As family legend has it, following VJ day in 1945, John V. Ghindia hitchhiked his way all the way from Los Angeles to the University of Michigan.

Ghindia made the transition from being an Army Air Corp B-24 Bomdardier to the U of M football gridiron very nicely.

He was a key contributor as a quarterback and linebacker on two University of Michigan undefeated national championship football teams (1947-48), and three conference champion teams (1947-49), playing for legendary coaches Fritz Crisler and Bennie Oosterbaan.

Ghindia, who later settled in the Downriver area, where he became a community leader, a highly respected educator and a hall of fame coach, died peacefully with family members at his side March 16. He was 86.

“My Dad’s character, integrity, devotion to family, faith in God, patriotism, love, work ethic and servant leadership have provided me with the only role model I’ve needed,” said his son, John R. Ghindia, also a U of M football alum. “My Dad was a wonderful husband to my mother, his wife of 56 years, Katherine Sue, and the best father anyone could ever hope for.

“My sisters Mary Beth, Suzanne, Janet, brother George and I have been extremely blessed,” his son said. “Dad loved being from Downriver. Besides God, his family and friends, working with young kids as an educator/coach, there is nothing my father loves more than the University of Michigan.”

The 1947 team Ghindia played on is considered one of college football’s all-time greatest after beating USC 49-0 in the 1948 Rose Bowl. Nicknamed, “The Fox,” Ghindia enjoyed many reunions with his teammates over the years, especially those scheduled around Michigan’s Rose Bowl appearances. He pledged Phi Delta Theta and earned bachelor’s (’50) and master’s (’62) degrees from Michigan.

The longtime Trenton resident was a distinguished and active U of M alumnus. He was a fixture at football and basketball games for 62 years, as well as other contests featuring his beloved Wolverines. He has been described by thewolverine.com as one of the foundational bricks the Michigan Athletic program was built on. His staunch support of U of M, including “Letterwinners M Club” and “Presidential Society,” is well known and respected.

“John V. Ghindia serves as a great role model for all “M Men,” said former U of M quarterback and Detroit Tigers outfielder Rick Leach. “Everyone who knew him was honored to be in his company. He set a very high standard for the rest of us who consider ourselves to be ‘good’ M Men. When someone asks you what’s the definition of a ‘Michigan Man,’ think of John V. Ghindia.”

Looking back at Ghindia’s remarkable life, he was a genuine All-American story. He was born, Oct. 12, 1925, in Niles, Ohio, to Romanian immigrant steelworkers, John and Mary, and grew up in Ecorse.

A four-sport star at Ecorse High School in football, basketball, baseball and rowing. Ghindia led the basketball team as a 17-year-old player-coach to the Class B State Championship game. He was also a member of the eights crew in1943 that won both the National High School Championship and North American Rowing Eights Open Championship (after upsetting the NCAA champs).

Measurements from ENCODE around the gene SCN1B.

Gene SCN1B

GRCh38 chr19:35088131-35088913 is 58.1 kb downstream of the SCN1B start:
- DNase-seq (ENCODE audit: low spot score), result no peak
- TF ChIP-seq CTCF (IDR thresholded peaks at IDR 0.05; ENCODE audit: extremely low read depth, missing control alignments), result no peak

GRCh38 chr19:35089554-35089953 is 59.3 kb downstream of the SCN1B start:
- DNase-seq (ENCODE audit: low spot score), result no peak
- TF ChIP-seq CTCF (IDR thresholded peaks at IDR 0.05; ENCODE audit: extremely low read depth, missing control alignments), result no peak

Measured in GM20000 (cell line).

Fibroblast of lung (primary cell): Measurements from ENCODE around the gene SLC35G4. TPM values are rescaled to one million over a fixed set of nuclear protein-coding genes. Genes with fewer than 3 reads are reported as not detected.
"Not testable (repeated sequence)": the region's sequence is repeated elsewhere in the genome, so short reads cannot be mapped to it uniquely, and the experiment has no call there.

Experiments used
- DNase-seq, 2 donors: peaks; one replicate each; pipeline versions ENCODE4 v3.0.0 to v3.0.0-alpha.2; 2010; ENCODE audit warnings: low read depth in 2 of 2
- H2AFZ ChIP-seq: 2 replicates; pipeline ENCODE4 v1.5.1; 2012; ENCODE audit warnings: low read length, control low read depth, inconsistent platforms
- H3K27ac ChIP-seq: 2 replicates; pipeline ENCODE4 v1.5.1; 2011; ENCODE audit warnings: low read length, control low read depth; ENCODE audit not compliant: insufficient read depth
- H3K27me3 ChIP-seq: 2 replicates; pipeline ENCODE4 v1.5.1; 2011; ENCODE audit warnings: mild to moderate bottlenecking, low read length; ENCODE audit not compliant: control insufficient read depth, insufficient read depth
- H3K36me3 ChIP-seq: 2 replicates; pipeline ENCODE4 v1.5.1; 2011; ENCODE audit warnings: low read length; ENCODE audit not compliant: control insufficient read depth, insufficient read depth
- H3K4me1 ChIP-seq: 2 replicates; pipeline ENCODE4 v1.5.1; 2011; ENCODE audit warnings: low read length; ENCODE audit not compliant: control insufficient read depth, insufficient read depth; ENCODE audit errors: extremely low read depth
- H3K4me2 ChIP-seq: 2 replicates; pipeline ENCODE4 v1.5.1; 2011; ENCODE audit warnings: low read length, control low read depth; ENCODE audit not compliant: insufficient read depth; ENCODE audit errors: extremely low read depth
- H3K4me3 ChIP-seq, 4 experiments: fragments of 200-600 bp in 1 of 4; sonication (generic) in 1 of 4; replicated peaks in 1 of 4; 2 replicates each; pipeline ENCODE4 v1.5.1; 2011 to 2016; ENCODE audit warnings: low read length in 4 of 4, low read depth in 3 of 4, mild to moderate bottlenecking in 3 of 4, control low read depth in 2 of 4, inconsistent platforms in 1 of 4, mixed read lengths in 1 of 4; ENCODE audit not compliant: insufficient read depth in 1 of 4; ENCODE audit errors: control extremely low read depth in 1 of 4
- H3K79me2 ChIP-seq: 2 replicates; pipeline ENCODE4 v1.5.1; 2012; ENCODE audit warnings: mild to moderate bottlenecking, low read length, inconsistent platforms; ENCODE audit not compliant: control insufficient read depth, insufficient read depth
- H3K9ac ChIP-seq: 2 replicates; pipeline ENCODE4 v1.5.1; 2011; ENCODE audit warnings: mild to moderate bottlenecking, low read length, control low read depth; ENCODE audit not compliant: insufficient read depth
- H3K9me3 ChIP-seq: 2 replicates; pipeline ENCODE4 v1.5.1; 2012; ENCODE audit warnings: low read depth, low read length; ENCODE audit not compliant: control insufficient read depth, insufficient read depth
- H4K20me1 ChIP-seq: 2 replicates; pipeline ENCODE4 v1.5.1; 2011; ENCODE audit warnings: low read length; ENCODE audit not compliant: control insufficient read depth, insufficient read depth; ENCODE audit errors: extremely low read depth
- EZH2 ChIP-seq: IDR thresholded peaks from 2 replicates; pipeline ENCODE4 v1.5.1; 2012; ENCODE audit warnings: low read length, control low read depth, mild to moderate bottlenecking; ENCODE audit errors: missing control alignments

Ghindia coached at Wyandotte St. Patrick (football, basketball, baseball) and Ecorse (hockey, tennis) High School and is a member of four halls of fame: Michigan High School Coaches Hall of Fame, Michigan Catholic High School Hall of Fame, Michigan Officials Hall of Fame and Michigan Tennis Hall of Fame, winning more than 600 games/matches and fielding numerous championship teams.

His primary profession was math teacher for 33 years at Lincoln Park and Ecorse high schools, as well as Henry Ford Community College, but his impact on young men and women extended far beyond the classroom and playing field. Ghindia helped dozens of students from the Downriver Detroit area secure academic and athletic scholarships to the University of Michigan and other colleges around the country.

Ghindia also served as the Ecorse recreation director for 16 years and was a pioneer in establishing youth hockey in the Downriver Detroit area in the early 1960s.

Early in his career, Ghindia had opportunities to move from high school to the college ranks. Many of his Michigan teammates, including former Michigan Coach Bump Elliott and Bob Hollway, who went on to coach in the NFL, and Tubby Raymond, head coach and athletic director at the University of Delaware, invited him to join them. John’s passion, however, was working with young kids as a high school educator and coach, and as head of Parks and Recreation.

Ghindia is a 50-year member of Kiwanis (past president) and a 40-year parishioner/usher at St. Joseph Catholic Church. He was also a fairly well-noted low-handicap golfer who shot two holes-in-one and also famously shot his age for 18 holes at 70 years old and again at 84.

Along with his wife and five children, Ghindia is survived by seven grandchildren. His family and friends celebrated his life at Girrbach-Krasun Funeral Home in (Southgate), Funeral Mass at St. Joseph, and a memorial luncheon.

A scholarship fund to benefit student-athletes has been established in Ghindia’s memory. Donations can be made to: John V. Ghindia Scholarship Fund, ? George W. Ghindia at 600 Anton Blvd., Suite 1100, Irvine, CA 92626. For further information call (925) 366-5000 or gwghindia@gmail.com

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